Mfg.Part: EF-X561206A-R6-C | CDW Part: 3609679
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NETAPP EF560A 12GB CTRL ISCSI 4PORT is rated 4.0 out of 5 by 4.
Rated 4 out of 5 by from It is faster than XtremIO. We use it for our VDI environment. Valuable Features:The most valuable feature is its speed. We had a bake off with another product in our data center, and it blew it away, without any question. It was about 100% faster than the XtremIO ( ). It was just pure speed.We use it for our VDI ( ) environment, and have not had any complaints with it.Improvements to My Organization:We're able to quickly roll out close to 2,000 VDIs with very little setup. I've had familiarity with a different model of the NetApp ( ) device. It was mostly a matter of rolling it over to the new one. It was very easy to work with. The familiarity with it and the speed of it; I can't complain.Room for Improvement:At this point, we haven't really gotten that far in our stages of it. The scalability is what we need. The administration is really easy. The best way I can say this is, keep on keeping on. It's going to grow organically.If anything else, I would like to see higher-capacity drives, as they come out; I have heard that 15 TB are out on a different NetApp series. Getting those on the EFs would be nice. That's maybe a pipe dream. The EF series doesn't have them quite yet. I don't think they're really designed yet for the EF series, from what I’ve heard from a couple of solutions engineers. If that happens, great; if it doesn't, great.Stability Issues:I have not had any stability issues with it. We actually have two shelves for over a year now. It does not give us any problems. We're not even really pushing it either. That's kind of the other good side of it. It's got a lot of capacity, a lot of IO availability, and bandwidth. It just works.Scalability Issues:Everything we've wanted to do, scale-wise, it's done. We started off with one shelf, got about 2,000 VDIs on it; put another shelf in, not a problem. It was about as easy as you can make it.Technical Support:Unfortunately, we have not used technical support. It hasn't had an issue for us to do that, yet. In the 15 months that I've been there, I haven't had to call support for that product.Previous Solutions:XtremIO is a nice product, but it has so much more overhead. Deduplication ( ) involves a little bit more overhead than what the EF does. I kind of look at EF as a dragster as opposed to a road course racer. The EF just goes straight line. It does what it's supposed to do; not a lot of frills, but it does its job really well. XtremIO is a bit more tuned for a general-purpose workload; not so much speed. It's still flash, but the overhead on the XtremIO was more than what we need it for. The price point was better on the EF. You get more speed, better capacity, and better price. The EF was a better value.The disadvantages of the XtremIO were the speed and the capacity. I think it was a very similar scale out for the XtremIO. It was very similar in size. It was a little bit smaller because there was more overhead; different metadata for the XtremIO. It required a little bit more controller size, and so on.Also, it was a 4U brick versus a 2U brick. We basically get twice the capacity of two shelves for NetApp versus one brick from XtremIO. The scalability was one of the big features as well.When selecting a vendor to work with, the one that provides the best value is the most important criteria; does it hit the most amount of needs that we have; once we determine what our requirements are, and how we go forward. What's the best for us? We may spend a little bit different money on something else, but that has to be of a specific need that we need to fit. Basically, what's the best value?Initial Setup:As I’ve mentioned, from familiarity with a different version of the product, initial setup was very easy for us. My cohorts and partners in crime are very familiar with it. They have no problem looking at it, either, and understanding what's going on with it. It's been a very good product for us.Other Advice:If you can get a bake off, do that. Try to get the same type of test across the board. Put it through its paces. Definitely get your solutions engineers involved; almost pit them against each other. Ask a lot of questions, and really find out what the requirements are. Get them in there and try them out. You lose nothing, except a little bit of time. If you can spend better money the first time out, you look better as an engineer and a person that can influence purchasing.I have not given it a perfect rating because, as I’ve mentioned, it doesn’t have some features. At the same time, I have rated it high because it does its job really, really well; what we require of it.Disclaimer: I am a real user, and this review is based on my own experience and opinions.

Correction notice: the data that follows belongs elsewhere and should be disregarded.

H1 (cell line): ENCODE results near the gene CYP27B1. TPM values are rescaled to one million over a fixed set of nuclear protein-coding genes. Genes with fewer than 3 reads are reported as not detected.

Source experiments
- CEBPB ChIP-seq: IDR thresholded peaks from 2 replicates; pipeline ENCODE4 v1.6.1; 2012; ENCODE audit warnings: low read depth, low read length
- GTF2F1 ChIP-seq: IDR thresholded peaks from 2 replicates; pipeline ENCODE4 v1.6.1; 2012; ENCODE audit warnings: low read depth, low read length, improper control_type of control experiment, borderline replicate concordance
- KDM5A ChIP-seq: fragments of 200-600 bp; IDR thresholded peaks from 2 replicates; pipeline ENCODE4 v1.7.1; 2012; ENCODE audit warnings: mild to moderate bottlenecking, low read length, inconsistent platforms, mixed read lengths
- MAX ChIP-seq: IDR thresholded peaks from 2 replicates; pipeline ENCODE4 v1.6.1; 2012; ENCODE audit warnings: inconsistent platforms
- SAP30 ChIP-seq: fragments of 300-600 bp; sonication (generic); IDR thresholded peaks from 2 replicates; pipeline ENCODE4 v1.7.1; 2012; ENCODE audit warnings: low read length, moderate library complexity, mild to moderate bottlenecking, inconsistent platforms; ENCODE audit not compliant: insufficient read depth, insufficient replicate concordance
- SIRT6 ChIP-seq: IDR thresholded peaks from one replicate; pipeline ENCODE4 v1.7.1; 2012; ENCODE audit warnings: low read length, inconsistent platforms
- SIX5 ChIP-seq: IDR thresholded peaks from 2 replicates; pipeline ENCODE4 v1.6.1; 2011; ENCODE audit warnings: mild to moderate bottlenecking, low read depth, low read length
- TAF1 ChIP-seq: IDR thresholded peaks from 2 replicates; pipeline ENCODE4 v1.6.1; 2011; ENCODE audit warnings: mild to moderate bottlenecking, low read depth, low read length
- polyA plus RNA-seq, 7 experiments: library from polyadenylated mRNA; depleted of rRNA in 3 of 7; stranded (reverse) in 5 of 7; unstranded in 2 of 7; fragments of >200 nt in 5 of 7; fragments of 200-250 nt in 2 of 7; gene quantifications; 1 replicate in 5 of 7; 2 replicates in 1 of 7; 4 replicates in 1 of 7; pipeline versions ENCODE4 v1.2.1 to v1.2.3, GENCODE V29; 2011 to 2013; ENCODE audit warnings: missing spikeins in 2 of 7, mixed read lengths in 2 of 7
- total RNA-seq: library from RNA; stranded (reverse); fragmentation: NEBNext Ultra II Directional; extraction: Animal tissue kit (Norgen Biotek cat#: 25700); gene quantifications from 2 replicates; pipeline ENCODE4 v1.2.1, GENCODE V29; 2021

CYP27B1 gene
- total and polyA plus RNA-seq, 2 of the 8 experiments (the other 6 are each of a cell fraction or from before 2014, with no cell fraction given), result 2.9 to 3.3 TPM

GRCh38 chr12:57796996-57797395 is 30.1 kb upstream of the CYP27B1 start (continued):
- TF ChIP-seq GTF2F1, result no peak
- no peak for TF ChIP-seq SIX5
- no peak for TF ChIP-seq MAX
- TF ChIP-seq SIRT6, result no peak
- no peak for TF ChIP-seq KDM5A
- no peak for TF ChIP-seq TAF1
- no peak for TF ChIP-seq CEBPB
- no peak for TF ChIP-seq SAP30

Date published: 2017-09-25